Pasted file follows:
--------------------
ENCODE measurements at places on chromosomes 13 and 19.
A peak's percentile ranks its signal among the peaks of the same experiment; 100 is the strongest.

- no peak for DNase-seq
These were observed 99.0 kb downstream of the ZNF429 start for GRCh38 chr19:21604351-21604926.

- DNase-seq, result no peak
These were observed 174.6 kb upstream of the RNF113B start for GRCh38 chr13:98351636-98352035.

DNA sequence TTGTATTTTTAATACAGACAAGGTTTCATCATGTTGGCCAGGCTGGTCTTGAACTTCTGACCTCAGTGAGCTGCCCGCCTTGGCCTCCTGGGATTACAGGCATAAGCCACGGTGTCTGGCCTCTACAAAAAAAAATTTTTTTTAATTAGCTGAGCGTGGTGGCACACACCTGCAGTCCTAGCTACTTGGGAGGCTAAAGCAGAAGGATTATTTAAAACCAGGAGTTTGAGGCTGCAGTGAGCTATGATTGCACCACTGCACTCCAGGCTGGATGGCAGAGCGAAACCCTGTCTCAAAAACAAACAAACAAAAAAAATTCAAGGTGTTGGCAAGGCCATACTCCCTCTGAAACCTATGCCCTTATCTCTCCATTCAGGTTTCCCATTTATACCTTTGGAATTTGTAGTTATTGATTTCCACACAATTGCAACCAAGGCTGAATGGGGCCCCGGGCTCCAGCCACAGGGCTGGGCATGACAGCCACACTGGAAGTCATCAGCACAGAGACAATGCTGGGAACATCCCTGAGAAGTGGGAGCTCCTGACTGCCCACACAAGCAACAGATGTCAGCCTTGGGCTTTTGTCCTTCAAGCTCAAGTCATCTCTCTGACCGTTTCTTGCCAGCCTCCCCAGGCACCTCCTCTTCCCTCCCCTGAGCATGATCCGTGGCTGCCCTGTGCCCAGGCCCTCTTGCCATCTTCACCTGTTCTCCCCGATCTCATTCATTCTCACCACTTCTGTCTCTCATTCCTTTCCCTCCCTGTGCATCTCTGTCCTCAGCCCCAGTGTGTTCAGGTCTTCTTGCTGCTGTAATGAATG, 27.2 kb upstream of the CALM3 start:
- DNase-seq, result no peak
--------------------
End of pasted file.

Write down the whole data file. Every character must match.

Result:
ENCODE measurements at places on chromosomes 13 and 19.
A peak's percentile ranks its signal among the peaks of the same experiment; 100 is the strongest.

- no peak for DNase-seq
These were observed 99.0 kb downstream of the ZNF429 start for GRCh38 chr19:21604351-21604926.

- DNase-seq, result no peak
These were observed 174.6 kb upstream of the RNF113B start for GRCh38 chr13:98351636-98352035.

DNA sequence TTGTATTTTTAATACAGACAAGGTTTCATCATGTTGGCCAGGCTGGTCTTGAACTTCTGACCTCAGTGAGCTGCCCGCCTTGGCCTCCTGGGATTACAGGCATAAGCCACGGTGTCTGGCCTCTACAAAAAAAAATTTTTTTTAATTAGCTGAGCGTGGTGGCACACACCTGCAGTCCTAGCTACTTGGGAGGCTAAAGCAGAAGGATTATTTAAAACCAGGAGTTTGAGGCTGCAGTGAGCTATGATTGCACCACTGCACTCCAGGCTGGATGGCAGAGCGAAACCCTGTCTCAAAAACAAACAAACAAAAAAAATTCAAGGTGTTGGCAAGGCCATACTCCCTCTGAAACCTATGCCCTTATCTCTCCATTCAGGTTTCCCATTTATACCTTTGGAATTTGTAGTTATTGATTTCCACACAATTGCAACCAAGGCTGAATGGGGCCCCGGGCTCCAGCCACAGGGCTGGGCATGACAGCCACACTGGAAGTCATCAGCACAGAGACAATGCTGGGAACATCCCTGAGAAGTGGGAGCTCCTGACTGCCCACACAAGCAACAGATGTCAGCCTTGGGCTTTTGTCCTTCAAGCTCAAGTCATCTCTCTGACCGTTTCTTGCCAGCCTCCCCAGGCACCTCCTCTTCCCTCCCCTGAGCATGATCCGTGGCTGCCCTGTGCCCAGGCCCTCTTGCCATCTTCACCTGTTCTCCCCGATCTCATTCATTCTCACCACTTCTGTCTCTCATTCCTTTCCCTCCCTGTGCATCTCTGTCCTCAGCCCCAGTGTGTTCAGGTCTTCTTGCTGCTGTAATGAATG, 27.2 kb upstream of the CALM3 start:
- DNase-seq, result no peak